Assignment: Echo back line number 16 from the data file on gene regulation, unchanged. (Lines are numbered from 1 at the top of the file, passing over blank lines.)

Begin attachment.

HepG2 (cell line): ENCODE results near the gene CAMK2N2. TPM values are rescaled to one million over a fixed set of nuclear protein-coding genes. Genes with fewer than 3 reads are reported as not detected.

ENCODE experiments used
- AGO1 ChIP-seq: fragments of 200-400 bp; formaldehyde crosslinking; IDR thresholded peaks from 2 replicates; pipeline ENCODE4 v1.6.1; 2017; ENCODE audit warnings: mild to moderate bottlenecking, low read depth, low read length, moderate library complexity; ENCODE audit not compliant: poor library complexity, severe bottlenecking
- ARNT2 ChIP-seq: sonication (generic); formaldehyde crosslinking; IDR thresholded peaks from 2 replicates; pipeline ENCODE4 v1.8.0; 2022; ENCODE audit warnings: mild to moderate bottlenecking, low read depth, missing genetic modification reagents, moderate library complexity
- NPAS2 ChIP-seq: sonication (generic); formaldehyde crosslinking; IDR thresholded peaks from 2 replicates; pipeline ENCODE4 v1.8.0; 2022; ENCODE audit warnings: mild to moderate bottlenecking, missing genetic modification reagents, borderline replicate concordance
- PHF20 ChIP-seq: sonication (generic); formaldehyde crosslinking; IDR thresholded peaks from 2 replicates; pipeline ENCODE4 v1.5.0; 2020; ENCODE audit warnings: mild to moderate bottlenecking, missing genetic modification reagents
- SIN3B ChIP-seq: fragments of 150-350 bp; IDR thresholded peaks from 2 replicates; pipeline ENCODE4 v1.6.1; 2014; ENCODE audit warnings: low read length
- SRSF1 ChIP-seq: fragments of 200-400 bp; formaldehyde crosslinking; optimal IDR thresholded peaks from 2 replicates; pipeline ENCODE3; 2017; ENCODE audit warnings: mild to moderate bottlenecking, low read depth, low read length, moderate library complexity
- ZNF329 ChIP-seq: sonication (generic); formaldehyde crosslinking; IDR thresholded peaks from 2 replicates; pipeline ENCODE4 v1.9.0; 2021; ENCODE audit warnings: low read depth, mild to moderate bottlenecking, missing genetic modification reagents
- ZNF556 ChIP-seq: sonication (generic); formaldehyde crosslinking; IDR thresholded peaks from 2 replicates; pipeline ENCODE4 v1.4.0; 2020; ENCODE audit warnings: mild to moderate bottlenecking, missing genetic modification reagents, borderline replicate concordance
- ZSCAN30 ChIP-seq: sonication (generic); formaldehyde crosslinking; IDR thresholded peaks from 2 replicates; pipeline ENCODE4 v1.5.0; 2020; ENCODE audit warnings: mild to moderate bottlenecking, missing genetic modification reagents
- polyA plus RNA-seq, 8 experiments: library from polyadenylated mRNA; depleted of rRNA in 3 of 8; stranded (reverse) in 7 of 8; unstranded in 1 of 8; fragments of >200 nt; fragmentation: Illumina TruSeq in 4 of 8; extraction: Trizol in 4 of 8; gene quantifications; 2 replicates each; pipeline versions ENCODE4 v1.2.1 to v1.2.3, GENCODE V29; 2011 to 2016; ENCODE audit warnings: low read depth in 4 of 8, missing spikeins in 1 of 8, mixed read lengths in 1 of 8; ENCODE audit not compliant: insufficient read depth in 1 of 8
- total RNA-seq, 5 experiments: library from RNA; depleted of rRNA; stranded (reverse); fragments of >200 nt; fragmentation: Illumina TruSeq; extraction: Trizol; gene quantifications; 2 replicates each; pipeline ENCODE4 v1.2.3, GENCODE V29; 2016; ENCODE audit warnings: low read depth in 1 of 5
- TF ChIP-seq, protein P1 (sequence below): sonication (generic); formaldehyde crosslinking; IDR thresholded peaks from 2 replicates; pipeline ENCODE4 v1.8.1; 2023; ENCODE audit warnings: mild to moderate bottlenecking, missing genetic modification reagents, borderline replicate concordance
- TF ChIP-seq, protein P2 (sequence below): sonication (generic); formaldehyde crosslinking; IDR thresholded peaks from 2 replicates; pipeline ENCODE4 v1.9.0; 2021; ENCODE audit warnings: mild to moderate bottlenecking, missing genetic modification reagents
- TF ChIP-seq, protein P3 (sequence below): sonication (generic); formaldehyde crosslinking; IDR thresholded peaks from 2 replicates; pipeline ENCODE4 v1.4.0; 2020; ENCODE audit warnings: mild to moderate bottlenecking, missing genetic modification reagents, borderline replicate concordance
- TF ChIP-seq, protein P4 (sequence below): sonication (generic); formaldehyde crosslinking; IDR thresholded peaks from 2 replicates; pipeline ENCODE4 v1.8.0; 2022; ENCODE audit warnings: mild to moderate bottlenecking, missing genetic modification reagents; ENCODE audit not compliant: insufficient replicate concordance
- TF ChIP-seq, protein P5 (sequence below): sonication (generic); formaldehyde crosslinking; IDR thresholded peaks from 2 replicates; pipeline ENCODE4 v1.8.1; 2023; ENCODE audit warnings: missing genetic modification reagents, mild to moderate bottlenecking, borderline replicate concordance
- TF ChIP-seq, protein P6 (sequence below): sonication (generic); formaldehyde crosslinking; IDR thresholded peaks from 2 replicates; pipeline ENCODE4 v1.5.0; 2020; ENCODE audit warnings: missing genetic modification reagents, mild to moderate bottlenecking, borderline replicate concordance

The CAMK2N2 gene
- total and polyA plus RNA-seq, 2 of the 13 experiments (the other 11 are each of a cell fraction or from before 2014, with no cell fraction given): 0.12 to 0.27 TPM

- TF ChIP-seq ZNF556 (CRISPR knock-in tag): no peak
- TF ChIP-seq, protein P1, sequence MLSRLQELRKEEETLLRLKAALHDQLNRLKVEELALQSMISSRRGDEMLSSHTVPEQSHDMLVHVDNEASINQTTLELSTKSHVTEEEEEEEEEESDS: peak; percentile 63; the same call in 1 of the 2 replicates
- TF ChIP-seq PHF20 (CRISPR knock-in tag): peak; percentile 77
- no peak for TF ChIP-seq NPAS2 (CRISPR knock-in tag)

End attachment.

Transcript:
- TF ChIP-seq, protein P3 (sequence below): sonication (generic); formaldehyde crosslinking; IDR thresholded peaks from 2 replicates; pipeline ENCODE4 v1.4.0; 2020; ENCODE audit warnings: mild to moderate bottlenecking, missing genetic modification reagents, borderline replicate concordance